Image courtesy of Bookstacked
By Kat Kaderabek
In the world of young adult fiction, Sarah J. Maas is the equivalent of Tony Hawk in skateboarding. As one of the most renowned authors in her genre, it is guaranteed that people will buy almost anything she produces. With over 574k followers on Instagram and her status as a frequent New York Times bestseller, Maas is the author the eight-book Throne of Glass Series, Crescent City: House of Earth and Blood, Catwoman, and A Court of Thorns and Roses series which includes a trilogy, sequel, and now her most recent addition: A Court of Silver Flames.
Despite her massive acclaim, there was much controversy surrounding this book. The cover reveal produced a major deviation from the artistic aesthetic of the previous novels, and the “flow” of the title was also criticized for being a few syllables short than the other texts. In other words, A Court of Silver Flames was set up by Maas to be a completely new, innovative book. This is most clearly seen in the shift between the main characters of her series to Nesta Archeron and Illyrian warrior Cassian — characters who had been considered minor characters in previous novels.
This new book follows the two characters on the outskirts of war. As the world redevelops around her, Nesta Archeron finds herself slowly sinking into madness. In an effort to save her sister from her vices, Feyre Archeron demands she trains at a house high in the mountains with the skilled and devilishly handsome warrior, Cassian, who has been pining after Nesta since their first meeting.
Maas’s books are characteristically slow burns, meaning the romance, action, and plot development take a long length of pages to fully culminate in something beautiful; this is also true of her latest installment. Though the physicality of romance is quick and meaningless, the relationship and friendship between Cassian and Nesta take much longer to build. However, this necessity seemed redundant to the reader, who knew going in that the two characters would surely end up together.
Readers know this because Maas’s books have become predictable. Each series follows a similar pattern, right down to the unsuspecting Fae male who sweeps the main character (and readers) off their feet and right out from underneath the expected love interest. This new trope was amazing in her first two series but has now become expected in her writing.
A Court of Silver Flames was predictable and a slow-read at times. There was little action up until the last 100 pages, at which point readers will surely not be able to put the book down. The ending seemed to happen quickly and without room for breath, which contrasts starkly against the pages and pages of little action and excitement. This book surely focused on the development of friendships and relationships for Nesta rather than an advancement of A Court of Thorns and Roses plot which has carried over into this sequel series.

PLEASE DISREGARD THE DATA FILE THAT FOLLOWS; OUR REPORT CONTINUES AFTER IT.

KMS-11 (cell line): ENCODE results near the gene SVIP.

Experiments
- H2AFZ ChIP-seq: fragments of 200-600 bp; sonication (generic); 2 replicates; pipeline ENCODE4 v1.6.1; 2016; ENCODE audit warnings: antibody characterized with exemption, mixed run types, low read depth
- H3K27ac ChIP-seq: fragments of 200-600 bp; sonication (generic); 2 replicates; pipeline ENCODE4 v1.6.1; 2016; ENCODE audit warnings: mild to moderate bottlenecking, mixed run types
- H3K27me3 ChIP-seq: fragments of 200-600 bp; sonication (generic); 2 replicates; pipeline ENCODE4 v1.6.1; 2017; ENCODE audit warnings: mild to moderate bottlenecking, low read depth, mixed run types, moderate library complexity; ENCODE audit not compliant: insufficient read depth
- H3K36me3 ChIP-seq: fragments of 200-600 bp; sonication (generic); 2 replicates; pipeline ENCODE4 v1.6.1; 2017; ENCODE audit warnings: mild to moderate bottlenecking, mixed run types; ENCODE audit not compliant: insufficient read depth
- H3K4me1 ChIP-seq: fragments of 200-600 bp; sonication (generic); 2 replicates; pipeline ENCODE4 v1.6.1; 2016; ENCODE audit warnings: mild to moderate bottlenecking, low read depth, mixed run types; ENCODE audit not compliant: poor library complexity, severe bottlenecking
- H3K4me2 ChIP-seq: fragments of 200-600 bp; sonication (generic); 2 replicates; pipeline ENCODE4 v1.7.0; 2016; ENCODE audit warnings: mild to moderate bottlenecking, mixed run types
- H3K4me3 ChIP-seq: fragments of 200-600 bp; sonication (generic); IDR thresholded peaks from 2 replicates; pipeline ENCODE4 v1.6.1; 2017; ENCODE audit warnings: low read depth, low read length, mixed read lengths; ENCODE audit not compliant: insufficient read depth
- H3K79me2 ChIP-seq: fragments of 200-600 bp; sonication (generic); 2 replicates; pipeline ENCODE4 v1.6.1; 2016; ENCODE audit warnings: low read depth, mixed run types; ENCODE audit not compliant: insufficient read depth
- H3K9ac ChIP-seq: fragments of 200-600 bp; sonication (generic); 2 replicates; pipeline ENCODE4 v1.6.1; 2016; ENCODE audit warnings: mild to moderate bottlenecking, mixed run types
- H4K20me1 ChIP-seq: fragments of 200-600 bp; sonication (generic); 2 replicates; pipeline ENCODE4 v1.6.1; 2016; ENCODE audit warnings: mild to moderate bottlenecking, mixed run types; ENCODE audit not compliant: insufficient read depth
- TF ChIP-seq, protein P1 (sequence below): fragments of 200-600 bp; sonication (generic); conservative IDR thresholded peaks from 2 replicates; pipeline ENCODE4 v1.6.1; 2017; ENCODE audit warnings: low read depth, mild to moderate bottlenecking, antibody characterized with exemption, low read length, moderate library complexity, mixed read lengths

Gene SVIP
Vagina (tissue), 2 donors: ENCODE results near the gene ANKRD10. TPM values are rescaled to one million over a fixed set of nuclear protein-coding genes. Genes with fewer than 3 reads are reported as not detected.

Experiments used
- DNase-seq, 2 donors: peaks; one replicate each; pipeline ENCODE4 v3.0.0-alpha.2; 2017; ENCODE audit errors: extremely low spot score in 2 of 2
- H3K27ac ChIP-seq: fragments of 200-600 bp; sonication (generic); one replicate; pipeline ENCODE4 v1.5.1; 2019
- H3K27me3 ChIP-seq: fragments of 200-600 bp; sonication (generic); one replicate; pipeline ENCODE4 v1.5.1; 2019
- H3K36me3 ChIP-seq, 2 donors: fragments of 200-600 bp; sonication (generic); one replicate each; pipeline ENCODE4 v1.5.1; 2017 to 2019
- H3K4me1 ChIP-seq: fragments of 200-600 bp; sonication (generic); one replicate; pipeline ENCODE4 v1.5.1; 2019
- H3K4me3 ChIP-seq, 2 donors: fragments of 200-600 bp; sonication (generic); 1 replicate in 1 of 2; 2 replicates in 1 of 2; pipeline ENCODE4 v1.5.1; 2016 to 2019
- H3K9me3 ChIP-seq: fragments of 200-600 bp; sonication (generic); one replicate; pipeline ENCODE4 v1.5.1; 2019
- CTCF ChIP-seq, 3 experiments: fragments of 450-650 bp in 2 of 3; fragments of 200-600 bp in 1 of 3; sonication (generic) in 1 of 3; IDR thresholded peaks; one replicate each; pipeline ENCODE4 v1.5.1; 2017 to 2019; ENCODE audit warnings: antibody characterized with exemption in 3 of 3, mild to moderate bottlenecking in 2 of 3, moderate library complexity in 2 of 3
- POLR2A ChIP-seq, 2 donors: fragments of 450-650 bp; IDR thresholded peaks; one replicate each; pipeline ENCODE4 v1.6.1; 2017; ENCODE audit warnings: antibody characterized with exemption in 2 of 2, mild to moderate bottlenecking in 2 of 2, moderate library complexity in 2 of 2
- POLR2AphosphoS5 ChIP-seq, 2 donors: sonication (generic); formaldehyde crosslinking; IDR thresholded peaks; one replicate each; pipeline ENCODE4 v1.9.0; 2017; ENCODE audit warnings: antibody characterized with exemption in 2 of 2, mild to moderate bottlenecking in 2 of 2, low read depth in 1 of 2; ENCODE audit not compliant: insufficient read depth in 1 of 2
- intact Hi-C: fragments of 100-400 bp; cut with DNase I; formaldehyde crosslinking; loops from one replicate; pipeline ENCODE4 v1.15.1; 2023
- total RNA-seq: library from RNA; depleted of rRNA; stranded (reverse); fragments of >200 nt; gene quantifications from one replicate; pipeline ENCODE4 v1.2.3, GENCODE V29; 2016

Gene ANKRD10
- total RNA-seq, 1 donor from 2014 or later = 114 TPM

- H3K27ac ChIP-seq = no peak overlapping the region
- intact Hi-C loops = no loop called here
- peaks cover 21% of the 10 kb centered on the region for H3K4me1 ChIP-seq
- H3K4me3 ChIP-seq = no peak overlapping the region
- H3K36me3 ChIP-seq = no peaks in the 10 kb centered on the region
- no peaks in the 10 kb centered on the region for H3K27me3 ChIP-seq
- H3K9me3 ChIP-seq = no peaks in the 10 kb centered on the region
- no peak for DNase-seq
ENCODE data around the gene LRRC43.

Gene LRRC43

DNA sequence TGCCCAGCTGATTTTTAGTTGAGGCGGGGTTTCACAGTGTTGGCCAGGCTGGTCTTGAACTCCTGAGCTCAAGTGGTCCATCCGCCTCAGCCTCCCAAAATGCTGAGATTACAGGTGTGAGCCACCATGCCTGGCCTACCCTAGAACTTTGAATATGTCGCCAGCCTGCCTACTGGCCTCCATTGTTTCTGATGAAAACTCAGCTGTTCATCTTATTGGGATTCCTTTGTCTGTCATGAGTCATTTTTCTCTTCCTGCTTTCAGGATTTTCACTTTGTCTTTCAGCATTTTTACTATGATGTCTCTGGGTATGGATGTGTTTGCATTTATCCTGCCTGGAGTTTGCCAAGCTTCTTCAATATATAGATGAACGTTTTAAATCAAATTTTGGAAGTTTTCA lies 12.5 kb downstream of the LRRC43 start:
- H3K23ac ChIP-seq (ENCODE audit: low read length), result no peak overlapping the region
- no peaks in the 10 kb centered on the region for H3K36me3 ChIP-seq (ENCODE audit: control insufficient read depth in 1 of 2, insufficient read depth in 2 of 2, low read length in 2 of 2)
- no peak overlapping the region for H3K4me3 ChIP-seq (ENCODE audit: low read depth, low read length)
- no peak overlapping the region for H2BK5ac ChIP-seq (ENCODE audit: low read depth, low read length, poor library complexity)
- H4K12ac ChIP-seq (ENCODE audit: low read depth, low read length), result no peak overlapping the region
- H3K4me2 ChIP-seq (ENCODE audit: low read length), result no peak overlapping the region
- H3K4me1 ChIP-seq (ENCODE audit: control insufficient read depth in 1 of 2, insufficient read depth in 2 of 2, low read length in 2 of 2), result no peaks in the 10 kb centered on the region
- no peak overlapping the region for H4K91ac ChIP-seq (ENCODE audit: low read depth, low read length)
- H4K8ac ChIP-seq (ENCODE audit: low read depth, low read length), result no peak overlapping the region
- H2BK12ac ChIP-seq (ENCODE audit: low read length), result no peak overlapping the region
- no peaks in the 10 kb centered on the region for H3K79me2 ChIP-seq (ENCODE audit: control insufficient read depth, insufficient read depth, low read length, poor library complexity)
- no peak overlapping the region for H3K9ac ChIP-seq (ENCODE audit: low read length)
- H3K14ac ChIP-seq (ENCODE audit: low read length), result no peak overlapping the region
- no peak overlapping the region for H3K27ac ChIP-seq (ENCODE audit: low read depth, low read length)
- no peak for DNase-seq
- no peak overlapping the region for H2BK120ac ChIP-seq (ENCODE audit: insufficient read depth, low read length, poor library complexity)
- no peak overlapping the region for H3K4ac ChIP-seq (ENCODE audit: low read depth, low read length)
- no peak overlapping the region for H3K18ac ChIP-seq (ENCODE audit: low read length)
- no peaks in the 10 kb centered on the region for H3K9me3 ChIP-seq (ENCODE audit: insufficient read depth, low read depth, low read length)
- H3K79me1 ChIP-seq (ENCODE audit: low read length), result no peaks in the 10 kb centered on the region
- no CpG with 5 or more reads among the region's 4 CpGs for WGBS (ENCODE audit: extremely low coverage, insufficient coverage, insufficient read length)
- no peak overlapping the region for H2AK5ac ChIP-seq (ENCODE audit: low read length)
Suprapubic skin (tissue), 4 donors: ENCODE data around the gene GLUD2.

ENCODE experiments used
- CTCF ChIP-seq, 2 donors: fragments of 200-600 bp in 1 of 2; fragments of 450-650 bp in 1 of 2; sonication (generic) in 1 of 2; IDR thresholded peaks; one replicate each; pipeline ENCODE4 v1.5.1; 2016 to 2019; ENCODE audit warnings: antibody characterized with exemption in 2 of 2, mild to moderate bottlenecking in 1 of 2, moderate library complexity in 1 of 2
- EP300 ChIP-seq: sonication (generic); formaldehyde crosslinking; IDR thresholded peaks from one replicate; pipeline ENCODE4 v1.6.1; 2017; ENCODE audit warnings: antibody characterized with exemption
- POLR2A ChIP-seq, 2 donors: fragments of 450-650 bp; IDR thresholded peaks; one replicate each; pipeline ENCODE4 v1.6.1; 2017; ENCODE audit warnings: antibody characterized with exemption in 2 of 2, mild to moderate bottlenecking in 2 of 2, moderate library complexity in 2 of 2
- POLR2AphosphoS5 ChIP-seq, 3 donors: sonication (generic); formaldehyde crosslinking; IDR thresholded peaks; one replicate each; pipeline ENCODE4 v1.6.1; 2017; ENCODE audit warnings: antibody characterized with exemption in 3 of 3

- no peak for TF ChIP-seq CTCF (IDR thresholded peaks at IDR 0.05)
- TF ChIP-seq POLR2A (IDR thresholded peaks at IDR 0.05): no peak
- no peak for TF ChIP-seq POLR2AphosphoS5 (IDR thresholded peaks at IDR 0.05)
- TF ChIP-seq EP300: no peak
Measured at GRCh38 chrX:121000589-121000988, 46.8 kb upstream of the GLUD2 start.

In a basic sense, this novel can be dubbed a self-help book. With little action, the plot instead focuses on pulling Nesta out of the darkness, dealing with PTSD, anger, strained familial ties, and the newfound power that threatens to consume her. Maas has delved into this before in previous books, but never to this extent. It is different, and unexpected which at times leaves the text feeling boring and oversaturated with things the readers simply do not have the capacity to understand and a limited amount of empathy to do so.
Still, Maas’s newest text is a phenomenal read and incredibly well written. However, compared to her other novels this book is certainly not as entertaining, dramatic, and captivating. A major appeal of this novel is the fact that it occurs in the same timeline and place as her other series. It gives the readers a chance to enter back into the world of the Fae, which Maas has made a comforting, well-developed place throughout her previous four books. This fact makes up for the more stale scenes between Nesta and Cassian. Readers are able to see other characters and briefly receive updates on their lives, which keeps them reading in an effort to learn more about The Night Court’s beloved characters.
Overall, the ending of A Court of Silver Flames makes up for the slow-building plot. It wraps up nicely what Maas introduced in her second novel, A Court of Mist and Fury, and even introduces other easily lovable, strongly developed characters. Though the characters have started to develop ‘main character syndrome,’ the ending is still beautiful if predictable because of the way Maas writes. Her work is easily considered poetic and epic because of the huge concepts she uses like fated-loved, night-embodied power, and stars that listen to the dreamers.
It’s inevitable to read A Court of Silver Flames, and Maas will surely be continuing the series to further advance the plot of other characters’ relationships. However, little is known about any additional books. Readers are confident that this is not the end of The Night Court and its cohorts and will be expecting another installment in the coming years. The cult-like popularity of her books will demand it. Self-dubbed “victims of Maas destruction,” her fans will need another hit of her beautiful writing soon after this rather disappointing read.